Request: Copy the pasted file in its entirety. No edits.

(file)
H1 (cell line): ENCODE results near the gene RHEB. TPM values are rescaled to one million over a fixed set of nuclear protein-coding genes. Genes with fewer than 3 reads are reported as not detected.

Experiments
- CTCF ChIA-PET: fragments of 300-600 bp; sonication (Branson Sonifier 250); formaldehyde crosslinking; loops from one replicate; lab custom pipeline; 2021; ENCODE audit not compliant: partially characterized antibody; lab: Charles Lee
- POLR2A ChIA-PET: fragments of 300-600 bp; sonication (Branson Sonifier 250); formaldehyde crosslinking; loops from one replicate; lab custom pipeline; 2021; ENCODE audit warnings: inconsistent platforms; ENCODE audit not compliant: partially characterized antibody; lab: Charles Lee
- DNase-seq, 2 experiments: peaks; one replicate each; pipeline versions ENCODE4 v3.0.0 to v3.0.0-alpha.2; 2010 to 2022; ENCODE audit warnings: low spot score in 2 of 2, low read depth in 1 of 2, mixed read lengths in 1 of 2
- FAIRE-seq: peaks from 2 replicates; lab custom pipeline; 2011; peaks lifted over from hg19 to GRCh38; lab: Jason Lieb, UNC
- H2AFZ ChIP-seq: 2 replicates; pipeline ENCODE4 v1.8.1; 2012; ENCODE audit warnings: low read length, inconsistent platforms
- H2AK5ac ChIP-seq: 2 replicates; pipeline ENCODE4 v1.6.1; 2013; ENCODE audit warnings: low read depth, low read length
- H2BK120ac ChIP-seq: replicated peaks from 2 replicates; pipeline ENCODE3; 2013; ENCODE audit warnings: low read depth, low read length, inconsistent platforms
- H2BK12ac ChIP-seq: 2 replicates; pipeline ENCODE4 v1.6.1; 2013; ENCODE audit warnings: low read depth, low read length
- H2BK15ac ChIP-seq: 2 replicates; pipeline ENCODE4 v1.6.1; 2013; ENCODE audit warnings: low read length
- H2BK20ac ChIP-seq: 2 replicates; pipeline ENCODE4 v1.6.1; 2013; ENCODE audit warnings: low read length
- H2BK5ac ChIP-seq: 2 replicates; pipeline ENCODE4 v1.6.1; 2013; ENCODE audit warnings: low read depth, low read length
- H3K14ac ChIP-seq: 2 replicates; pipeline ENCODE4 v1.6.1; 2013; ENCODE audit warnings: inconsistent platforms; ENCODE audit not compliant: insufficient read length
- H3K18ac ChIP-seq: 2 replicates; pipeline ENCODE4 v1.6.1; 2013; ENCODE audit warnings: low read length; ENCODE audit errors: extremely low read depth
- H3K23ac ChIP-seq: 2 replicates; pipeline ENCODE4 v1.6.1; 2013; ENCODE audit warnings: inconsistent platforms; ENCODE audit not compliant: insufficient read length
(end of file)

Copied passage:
H1 (cell line): ENCODE results near the gene RHEB. TPM values are rescaled to one million over a fixed set of nuclear protein-coding genes. Genes with fewer than 3 reads are reported as not detected.

Experiments
- CTCF ChIA-PET: fragments of 300-600 bp; sonication (Branson Sonifier 250); formaldehyde crosslinking; loops from one replicate; lab custom pipeline; 2021; ENCODE audit not compliant: partially characterized antibody; lab: Charles Lee
- POLR2A ChIA-PET: fragments of 300-600 bp; sonication (Branson Sonifier 250); formaldehyde crosslinking; loops from one replicate; lab custom pipeline; 2021; ENCODE audit warnings: inconsistent platforms; ENCODE audit not compliant: partially characterized antibody; lab: Charles Lee
- DNase-seq, 2 experiments: peaks; one replicate each; pipeline versions ENCODE4 v3.0.0 to v3.0.0-alpha.2; 2010 to 2022; ENCODE audit warnings: low spot score in 2 of 2, low read depth in 1 of 2, mixed read lengths in 1 of 2
- FAIRE-seq: peaks from 2 replicates; lab custom pipeline; 2011; peaks lifted over from hg19 to GRCh38; lab: Jason Lieb, UNC
- H2AFZ ChIP-seq: 2 replicates; pipeline ENCODE4 v1.8.1; 2012; ENCODE audit warnings: low read length, inconsistent platforms
- H2AK5ac ChIP-seq: 2 replicates; pipeline ENCODE4 v1.6.1; 2013; ENCODE audit warnings: low read depth, low read length
- H2BK120ac ChIP-seq: replicated peaks from 2 replicates; pipeline ENCODE3; 2013; ENCODE audit warnings: low read depth, low read length, inconsistent platforms
- H2BK12ac ChIP-seq: 2 replicates; pipeline ENCODE4 v1.6.1; 2013; ENCODE audit warnings: low read depth, low read length
- H2BK15ac ChIP-seq: 2 replicates; pipeline ENCODE4 v1.6.1; 2013; ENCODE audit warnings: low read length
- H2BK20ac ChIP-seq: 2 replicates; pipeline ENCODE4 v1.6.1; 2013; ENCODE audit warnings: low read length
- H2BK5ac ChIP-seq: 2 replicates; pipeline ENCODE4 v1.6.1; 2013; ENCODE audit warnings: low read depth, low read length
- H3K14ac ChIP-seq: 2 replicates; pipeline ENCODE4 v1.6.1; 2013; ENCODE audit warnings: inconsistent platforms; ENCODE audit not compliant: insufficient read length
- H3K18ac ChIP-seq: 2 replicates; pipeline ENCODE4 v1.6.1; 2013; ENCODE audit warnings: low read length; ENCODE audit errors: extremely low read depth
- H3K23ac ChIP-seq: 2 replicates; pipeline ENCODE4 v1.6.1; 2013; ENCODE audit warnings: inconsistent platforms; ENCODE audit not compliant: insufficient read length